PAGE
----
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Witty or humorous writings and sayings.

[Latin facētiae, pl. of facētia, jest; see facetious.]


pl n
1. (Rhetoric) humorous or witty sayings
2. (Literary & Literary Critical Terms) obscene or coarsely witty books
[C17: from Latin: jests, plural of facētia witticism, from facētus elegant]


(fəˈsi ʃiˌi)

amusing or witty remarks or writings.
[1520–30; < Latin, pl. of facētia, derivative of facētus clever, witty. See -ia]


1. amusing or witty writings and remarks.
2. coarsely witty stories or books. — facetious, adj.
See also: Humor
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References in periodicals archive ?
Facetus, the adjective from facetiae, is defined as 'elegant, witty, polite' and linked with the Greek eironeia.
Roquelaure (Anne Rice), The Pearl: A Journal Of Facetiae And Voluptuous Reading, The Story Of O by Pauline Reage, Lolita by Vladimir Nabokov, Belinda by Anne Rice, Totally Herotica edited by Susie Bright, Macho Sluts by Pat Califia, Vox by Nicholson Baker, Delta Of Venus and Little Birds by Anais Nin, and American Psycho by Bret Easton Ellis.
Pugliese deftly discusses the shifts and complexities of Castiglione's typology of jokes throughout the various versions of the Cortegiano, and reveals an increased concern to add laughter to dialogical speaking (the famous ridendo), in order to mitigate dangerous crossings of the lines of gender and decorum, to delete risque and "politically incorrect" jesting, to refine Church satire (also to avoid placing a harmful strain on relationships with friends and protectors among the clergy, such as Bembo or the pope himself), and to refrain from assigning certain facetiae to certain people in view of political expediency.
Zipoli approaches Anvari's facetiae from the standpoint of ascertaining their place in the Persian literary tradition, their influence on later poets, and the difficulty of recovering such poetry in the first place, due to both scribal and editorial prejudices.
62) Sticht grouped the Hendriks collection together in his catalogue with other collections of fragments and ephemera such as the 2887 'Items from James Roberts Brown Collection', a diverse group of 'Coronation and Funeral Tickets, Handbills, Playbills, Advertisements, Facetiae, Tradesman's Billheads, Broadsides .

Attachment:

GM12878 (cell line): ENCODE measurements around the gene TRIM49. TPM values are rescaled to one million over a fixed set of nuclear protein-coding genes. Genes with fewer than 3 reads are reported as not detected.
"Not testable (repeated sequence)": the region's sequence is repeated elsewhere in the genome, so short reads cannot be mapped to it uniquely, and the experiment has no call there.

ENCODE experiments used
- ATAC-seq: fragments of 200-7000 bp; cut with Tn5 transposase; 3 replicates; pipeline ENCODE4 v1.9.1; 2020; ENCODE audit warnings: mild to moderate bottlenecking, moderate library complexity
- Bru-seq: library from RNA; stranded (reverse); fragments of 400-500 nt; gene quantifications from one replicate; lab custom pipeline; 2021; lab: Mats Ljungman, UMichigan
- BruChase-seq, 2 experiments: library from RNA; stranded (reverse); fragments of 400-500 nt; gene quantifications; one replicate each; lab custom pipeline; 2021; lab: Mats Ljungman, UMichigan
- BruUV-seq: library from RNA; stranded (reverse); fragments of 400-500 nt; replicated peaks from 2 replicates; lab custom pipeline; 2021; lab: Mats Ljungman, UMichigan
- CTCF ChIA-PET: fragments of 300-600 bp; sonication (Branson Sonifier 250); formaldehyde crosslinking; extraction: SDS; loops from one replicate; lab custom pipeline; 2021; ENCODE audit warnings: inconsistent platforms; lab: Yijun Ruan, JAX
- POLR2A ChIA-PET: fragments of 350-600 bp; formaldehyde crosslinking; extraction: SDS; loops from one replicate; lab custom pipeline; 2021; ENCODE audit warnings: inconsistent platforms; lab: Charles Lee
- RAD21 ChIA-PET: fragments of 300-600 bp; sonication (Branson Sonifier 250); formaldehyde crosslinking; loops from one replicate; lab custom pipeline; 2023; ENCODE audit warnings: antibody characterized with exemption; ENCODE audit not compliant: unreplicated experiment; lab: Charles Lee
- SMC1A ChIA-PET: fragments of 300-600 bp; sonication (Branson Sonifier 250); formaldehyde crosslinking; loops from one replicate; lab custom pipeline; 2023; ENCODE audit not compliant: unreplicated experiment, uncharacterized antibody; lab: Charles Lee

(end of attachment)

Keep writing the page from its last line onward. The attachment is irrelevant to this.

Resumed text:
41) Ricci, 1:443: "Nam sive risum quaeras creberrimum, quod populo maxime placere intelligo, id ex Plauto sumas licebit (sed ne risum tamen excedat, erit tibi magnopere vedendum: sales enim et facetiae usque eo sales sunt, quoad intra legem suam continentur; cum vero ad scurrilitatem luxuriantur, tum plebeio tantum dignae sunt theatro).
Indeed, the subtitles under which Gogarty organized his Collected Poems (1951) hints loudly at his own sense of his poetic sensibility: Prelude, Odes and Addresses, Earth and Sea, Satires and Facetiae, Love and Beauty, Life and Death, Elegies.
Recipe for a poemTake Two (or three) erudite ladies up to the lake at a quarter to three and settle them down with some smooth facetiae and order lots of bar a brith, cream cakes and a pot of Lady Grey Tea.
Actually, Rekola has also published a little prose book fitting into neither the verse nor the aphoristic category: Maskuja [Masks; 1987] are whimsical facetiae about a character named Masku, illustrated by the author herself.
That last phrase slips in between facetiae, for "amusing or witty remarks or writing," and facetious, for "not meant to be taken seriously.
Even a quick survey of Victorian pornography demonstrates that life below stairs was the object of intense erotic curiosity; throughout the stories printed in The Pearl, the "Journal of Facetiae and Voluptuous Reading" that ran from July 1879 until December 1880, masters and mistresses spy upon their servants as often as the servants spy upon them.
Ancient literature is represented only by an edition of Ausonius's Mosella and by the Facetiae of Hierocles.